1. Hello guest! Are you a Tegu enthusiast? If so, we invite you to join our community! Our site is specifically designed for you and it's a great place for Tegu enthusiasts to meet online. Once you join you'll be able to post messages, upload pictures of your Tegu and enclosure and have a great time with other Tegu fans. Sign up today! If you have any questions, problems, or other concerns email josh@tegutalk.com!
    Dismiss Notice

Temp, Humidity, and NE USA Climate

Discussion in 'Black and White Tegu Discussion' started by Tegular, Oct 8, 2018.

  1. Tegular

    Tegular New Member

    Joined:
    Oct 8, 2018
    Messages:
    2
    Likes Received:
    0
    Trophy Points:
    1
    Hey all,

    I have been interested in getting a Argentine BW Tegu for a little while now, and am getting closer to making the 20+ year commitment. I had a beardie morph that recently passed away after 11 years, and have another moph beardie right now (hatch date of Jan, 2018). I also talked with my beardie's vet today and she has seen tegus before and would feel comfortable seeing another one.

    Now, as for my questions, they primarily center around the fact that I do not live in a climate hospitable to herps 8 months of the year, especially a herp that would be doing a fair amount of free roaming in my house (I am 31, have a career, a house, and the resources to care for a tegu). My beardies humidity levels range from 20-40%, for the most part. . If I got a tegu, should I get a humidity pump for inside of it's enclosure, so it can be closer to that 80% mark? How about the house? Should I have a room kept warmer with humidity pumps in it? What happens if the humidity is not high enough (just a bad shed, or can it lead to respiratory issues?).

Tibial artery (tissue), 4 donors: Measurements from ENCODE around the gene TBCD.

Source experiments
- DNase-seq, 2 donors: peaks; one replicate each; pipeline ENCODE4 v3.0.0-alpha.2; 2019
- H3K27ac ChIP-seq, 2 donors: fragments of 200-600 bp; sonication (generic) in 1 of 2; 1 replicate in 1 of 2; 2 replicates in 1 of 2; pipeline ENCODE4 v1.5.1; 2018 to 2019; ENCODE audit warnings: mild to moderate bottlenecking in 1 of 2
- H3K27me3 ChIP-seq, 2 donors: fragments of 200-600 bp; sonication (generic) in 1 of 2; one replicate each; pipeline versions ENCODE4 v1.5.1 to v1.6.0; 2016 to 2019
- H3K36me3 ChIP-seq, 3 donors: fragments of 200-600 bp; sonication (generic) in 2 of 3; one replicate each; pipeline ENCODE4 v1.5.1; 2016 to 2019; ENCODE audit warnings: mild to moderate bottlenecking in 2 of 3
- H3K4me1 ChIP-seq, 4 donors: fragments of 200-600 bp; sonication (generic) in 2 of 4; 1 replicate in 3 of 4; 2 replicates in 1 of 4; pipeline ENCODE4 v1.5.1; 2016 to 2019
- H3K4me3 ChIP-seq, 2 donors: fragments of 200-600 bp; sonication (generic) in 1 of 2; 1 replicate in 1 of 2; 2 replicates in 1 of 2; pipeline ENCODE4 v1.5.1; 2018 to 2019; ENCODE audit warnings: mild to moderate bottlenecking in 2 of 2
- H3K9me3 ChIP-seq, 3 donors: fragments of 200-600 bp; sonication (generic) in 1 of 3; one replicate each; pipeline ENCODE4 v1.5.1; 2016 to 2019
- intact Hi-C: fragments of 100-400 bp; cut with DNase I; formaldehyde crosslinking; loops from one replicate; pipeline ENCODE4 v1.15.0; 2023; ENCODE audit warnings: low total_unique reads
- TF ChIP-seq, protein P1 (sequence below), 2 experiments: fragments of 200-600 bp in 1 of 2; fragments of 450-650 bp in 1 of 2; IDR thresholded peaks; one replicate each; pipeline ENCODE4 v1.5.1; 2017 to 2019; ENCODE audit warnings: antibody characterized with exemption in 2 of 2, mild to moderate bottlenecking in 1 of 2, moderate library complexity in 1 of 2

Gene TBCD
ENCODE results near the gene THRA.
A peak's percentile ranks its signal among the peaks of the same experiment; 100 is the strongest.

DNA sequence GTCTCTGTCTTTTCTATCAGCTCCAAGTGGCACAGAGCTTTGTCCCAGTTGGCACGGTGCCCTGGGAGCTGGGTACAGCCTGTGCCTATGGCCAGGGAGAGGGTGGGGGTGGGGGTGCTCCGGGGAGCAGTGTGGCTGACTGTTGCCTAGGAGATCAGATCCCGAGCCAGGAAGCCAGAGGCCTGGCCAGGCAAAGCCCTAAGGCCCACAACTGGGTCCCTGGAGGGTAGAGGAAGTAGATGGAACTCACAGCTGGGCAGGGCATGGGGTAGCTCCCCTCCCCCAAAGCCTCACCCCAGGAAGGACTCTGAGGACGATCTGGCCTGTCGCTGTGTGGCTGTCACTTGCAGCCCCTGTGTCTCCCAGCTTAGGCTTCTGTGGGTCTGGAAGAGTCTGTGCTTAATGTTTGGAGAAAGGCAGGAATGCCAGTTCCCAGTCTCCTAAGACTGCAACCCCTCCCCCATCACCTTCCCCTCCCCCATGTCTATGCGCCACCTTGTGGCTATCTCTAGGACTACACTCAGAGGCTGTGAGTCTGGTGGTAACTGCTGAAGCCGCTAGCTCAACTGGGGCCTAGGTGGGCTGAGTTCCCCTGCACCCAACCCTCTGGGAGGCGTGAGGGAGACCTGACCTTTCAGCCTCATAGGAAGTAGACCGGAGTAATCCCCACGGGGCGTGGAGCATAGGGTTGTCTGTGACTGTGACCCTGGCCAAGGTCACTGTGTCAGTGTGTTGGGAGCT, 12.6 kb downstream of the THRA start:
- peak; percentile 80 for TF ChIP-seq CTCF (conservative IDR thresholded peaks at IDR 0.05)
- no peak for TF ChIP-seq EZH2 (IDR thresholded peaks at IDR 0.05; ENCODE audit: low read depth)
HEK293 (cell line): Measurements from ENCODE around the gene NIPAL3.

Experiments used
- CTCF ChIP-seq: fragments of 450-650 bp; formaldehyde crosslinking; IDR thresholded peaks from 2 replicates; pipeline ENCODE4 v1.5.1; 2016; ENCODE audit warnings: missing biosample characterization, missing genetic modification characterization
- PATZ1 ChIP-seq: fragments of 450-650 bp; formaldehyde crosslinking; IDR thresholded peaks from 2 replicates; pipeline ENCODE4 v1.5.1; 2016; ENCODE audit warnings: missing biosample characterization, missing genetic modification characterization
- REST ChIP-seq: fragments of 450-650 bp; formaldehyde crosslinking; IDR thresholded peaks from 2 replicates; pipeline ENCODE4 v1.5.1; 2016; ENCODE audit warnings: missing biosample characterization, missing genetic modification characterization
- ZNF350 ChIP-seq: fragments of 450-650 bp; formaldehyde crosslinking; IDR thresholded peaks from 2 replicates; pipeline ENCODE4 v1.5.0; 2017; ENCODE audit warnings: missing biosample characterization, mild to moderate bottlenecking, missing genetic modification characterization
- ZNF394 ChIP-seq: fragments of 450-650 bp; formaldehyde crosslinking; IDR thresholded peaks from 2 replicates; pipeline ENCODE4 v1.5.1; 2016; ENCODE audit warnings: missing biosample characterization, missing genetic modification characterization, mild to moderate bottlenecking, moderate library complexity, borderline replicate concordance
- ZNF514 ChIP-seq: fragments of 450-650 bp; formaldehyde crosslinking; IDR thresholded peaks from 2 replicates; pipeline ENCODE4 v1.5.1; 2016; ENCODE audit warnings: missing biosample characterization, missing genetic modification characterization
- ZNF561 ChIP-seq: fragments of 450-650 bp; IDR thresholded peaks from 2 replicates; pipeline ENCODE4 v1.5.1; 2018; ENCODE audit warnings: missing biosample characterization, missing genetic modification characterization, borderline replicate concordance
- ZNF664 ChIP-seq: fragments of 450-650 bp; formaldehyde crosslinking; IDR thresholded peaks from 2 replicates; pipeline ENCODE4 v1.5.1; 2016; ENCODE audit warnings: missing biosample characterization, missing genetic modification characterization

During the winter in Pennsylvania, it get's pretty freaking cold and the air can't hold much water (aka the humidity level is almost nonexistant).

    For others in a cold climate -- what do you do to make things hospitable for tegu? I would like to keep heat levels up consistently, to help avoid brumation the first year so his growth would not be stunted.

    Thanks!
  2. JZrose

    JZrose New Member

    Joined:
    Oct 5, 2018
    Messages:
    9
    Likes Received:
    1
    Trophy Points:
    3
    I live in Michigan, and have those same challenges. I have found that using eco-earth mixed with ReptiChip holds humidity great. In the spring/fall I add water and turn the substrate once a week. In the summer and winter I usually need to that 2or 3 times a week. Using a good enclosure with appropriate wattage lights will keep your heat up. Sealed wood or pvc cages ive found to be best in our climate, glass with a screen top lets out all the humidity and heat.
  3. Tegular

    Tegular New Member

    Joined:
    Oct 8, 2018
    Messages:
    2
    Likes Received:
    0
    Trophy Points:
    1
    Would turning the substrate adequately take the place of needing a humidifier pump? Or, instead, could I get a humidifier pump and then not worry about having to turn the substrate on a regular basis?

    As for the temps -- I'm not worried about hitting the temps inside the enclosure (I already do this for me beardies, granted 20 degrees cooler in the basking spot). Rather, worried about the temps and humidity while free roaming. Do I not have to worry about the low humidity levels when free roaming, as long as the humidity and temps inside his enclosure are ok? I do have an extra lamp/dome stand to create a basking spot to retreat to while free-roaming.
  4. JZrose

    JZrose New Member

    Joined:
    Oct 5, 2018
    Messages:
    9
    Likes Received:
    1
    Trophy Points:
    3
    I have used a humidifier in some of my reptile enclosures from time to time. In my opinion, in my enclosures, turning is more effective for burrowing species. A humidifier will give you moist air, and if running frequently enough a moistened top layer of sub, but it won’t penetrate the substrate. That will be a test-it-out situation. You may find in your home with your furnace, you need both, or only one.